support for the doubling of aid to Africa. So too has Gordon Brown, who has
formed the mathematically illiterate equation that doubling aid will somehow
halve poverty.
There isn't, it has to be said, an awful lot of substance in the two-page
manifesto of the Make Poverty History campaign, which the Live 8 concert has
been called to support. But let us at least do the campaign the justice of
analysing its demands, which fall into three slogans: 'Trade Justice', 'Drop
the Debt' and 'More and Better Aid'. We don't disagree that there is
something deeply rotten about the trade rules currently imposed upon African
nations; as we have complained in these pages before, the West suppresses
Third World farmers through import tariffs and by lavishing its own farmers
with subsidy to the tune of 190 billion a year. Yet Make Poverty History's
solution would worsen the situation: it wants African nations, too, to be
allowed to erect tariff barriers and create market-distorting subsidy
regimes of their own. This would ensure that the subsistence farmers so
beloved of geography text-book-writers are preserved as anthropological
specimens, yet it would deprive African nations of the opportunity to enrich
themselves by developing an agricultural industry responsive to Western
There is some merit in writing off the debts of African nations, at least in
cases where countries have emerged from dictatorships and have embarked upon
a fresh beginning; indeed billions of pounds worth of debts have already
been written off by the World Bank. But a generalised write-off of debt,
without demanding any reforms in return, would merely serve to kill off the
market for credit in Africa for good: what bank would ever lend to an
African nation again, knowing that in a few years' time it may very likely
be made to surrender its interest in the deal?
But nothing causes us so much dismay as the demand by Make Poverty History
for Western nations to double their budgets for African aid. There is, of
course, a proper place for aid, in famine and disaster relief. Indeed, Bob
Geldof's original Live Aid concert in 1985 was a worthwhile response to a
food crisis, even if those food shortages were partly man-made. Yet the
continual feeding of Africa with aid - 550 billion of it over the past 50
years - has merely promoted welfare dependency and bankrolled kleptocratic
and incompetent regimes. Africa isn't quite as devoid of money as many would
believe; it is often a question of crass priorities. In 2003 President
Olusegun Obasanjo of Nigeria spent $347 million on a 60,000-seater stadium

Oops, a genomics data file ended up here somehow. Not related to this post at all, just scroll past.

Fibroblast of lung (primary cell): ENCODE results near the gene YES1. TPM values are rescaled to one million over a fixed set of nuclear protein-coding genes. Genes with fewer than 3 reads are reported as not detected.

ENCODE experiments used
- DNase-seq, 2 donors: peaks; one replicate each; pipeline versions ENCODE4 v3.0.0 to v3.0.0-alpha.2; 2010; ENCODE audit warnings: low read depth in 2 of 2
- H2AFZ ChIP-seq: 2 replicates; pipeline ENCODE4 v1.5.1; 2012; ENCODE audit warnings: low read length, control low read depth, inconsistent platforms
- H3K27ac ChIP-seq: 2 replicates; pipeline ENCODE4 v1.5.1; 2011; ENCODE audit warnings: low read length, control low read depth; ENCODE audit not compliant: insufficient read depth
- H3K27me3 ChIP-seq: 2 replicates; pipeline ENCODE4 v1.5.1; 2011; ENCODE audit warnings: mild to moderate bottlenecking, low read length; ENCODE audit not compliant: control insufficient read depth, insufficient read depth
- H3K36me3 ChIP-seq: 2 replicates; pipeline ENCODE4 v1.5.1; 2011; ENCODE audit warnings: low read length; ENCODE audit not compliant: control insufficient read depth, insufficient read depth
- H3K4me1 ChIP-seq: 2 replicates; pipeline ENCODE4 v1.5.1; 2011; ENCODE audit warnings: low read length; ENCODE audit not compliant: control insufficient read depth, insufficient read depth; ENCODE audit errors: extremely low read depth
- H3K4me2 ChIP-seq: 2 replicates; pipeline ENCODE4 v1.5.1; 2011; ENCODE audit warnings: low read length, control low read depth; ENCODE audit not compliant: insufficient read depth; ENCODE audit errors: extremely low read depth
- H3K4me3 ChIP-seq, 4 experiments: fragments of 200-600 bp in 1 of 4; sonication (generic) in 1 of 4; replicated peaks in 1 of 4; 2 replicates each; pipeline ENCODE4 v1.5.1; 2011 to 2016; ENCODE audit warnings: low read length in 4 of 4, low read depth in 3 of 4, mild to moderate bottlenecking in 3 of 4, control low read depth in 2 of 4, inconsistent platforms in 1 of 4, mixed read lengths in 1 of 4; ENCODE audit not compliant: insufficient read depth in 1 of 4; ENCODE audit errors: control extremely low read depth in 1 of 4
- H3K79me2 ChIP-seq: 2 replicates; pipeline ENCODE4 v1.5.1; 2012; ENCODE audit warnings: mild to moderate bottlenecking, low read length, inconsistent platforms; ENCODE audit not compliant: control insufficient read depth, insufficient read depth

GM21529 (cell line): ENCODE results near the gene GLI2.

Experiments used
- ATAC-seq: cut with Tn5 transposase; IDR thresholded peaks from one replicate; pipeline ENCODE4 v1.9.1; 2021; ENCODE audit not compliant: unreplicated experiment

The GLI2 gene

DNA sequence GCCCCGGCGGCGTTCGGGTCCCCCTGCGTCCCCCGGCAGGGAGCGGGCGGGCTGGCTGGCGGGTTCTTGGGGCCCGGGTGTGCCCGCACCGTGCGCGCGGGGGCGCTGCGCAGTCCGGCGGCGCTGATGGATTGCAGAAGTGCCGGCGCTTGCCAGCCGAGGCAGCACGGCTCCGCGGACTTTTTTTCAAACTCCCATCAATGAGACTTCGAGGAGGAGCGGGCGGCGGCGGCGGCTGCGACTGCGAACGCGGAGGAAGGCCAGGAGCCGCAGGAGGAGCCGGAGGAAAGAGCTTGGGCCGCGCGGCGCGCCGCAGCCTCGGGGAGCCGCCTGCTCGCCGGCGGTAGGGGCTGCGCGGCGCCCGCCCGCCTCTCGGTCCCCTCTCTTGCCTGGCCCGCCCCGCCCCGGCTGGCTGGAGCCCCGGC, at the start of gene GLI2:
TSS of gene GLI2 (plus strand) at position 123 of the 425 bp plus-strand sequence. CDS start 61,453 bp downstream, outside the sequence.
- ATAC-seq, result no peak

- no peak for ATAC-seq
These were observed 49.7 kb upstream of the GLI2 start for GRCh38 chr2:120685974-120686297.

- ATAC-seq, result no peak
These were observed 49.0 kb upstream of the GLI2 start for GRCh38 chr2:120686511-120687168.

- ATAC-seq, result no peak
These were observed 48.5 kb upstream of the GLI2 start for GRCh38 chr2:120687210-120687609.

for the All-Africa Games - about the same as the country's annual education
budget and twice its health budget. Imagine Britain spending 240 billion on
the 2012 Olympics bid and you get the equivalent allocation of resources. Or
take Zimbabwe, whose once-strong economy has been ruined in the space of
five years through the ethnic-cleansing of white farmers. Does Bob Geldof
really imagine that the West could help the situation by showering Robert
Mugabe with aid and writing off his debts? There is no mention in Make
Poverty History's manifesto of the tinpot dictators who have laid waste to
sub-Saharan Africa, though it does find room to complain that African
nations are being forced to accept privatisation and deregulation of failing
public services as a condition of receiving aid. It is as if the West's
socialists, having lost the argument over state ownership of the means of
production at home, have instead identified Africa as a test-bed for their
It is a conceit of Bob Geldof's that somehow, through gut feeling, rock
stars can see things which boring and sober politicians cannot. It is, of
course, nonsense: Africa's problems have been debated exhaustively in the
West. Given the rabid charges of racism and neocolonialism often levelled
against the West when it attempts to influence African governments, there is
no easy way to encourage reform. But we might make a start by recognising
that Africa's main problem is not, as Make Poverty History appears to imply,
a chronic shortage of money. Quite the reverse; the continent is as blessed
as any other with natural resources. The problem lies in Africa's lack of
free institutions and functioning democracies, and in the absence of
talented individuals because, through fear of their livelihoods and in some
cases lives, they have fled over the past 30 years, taking their skills and
100 billion worth of wealth with them. Once that can sink in, sensible
debate over Africa's future can recommence.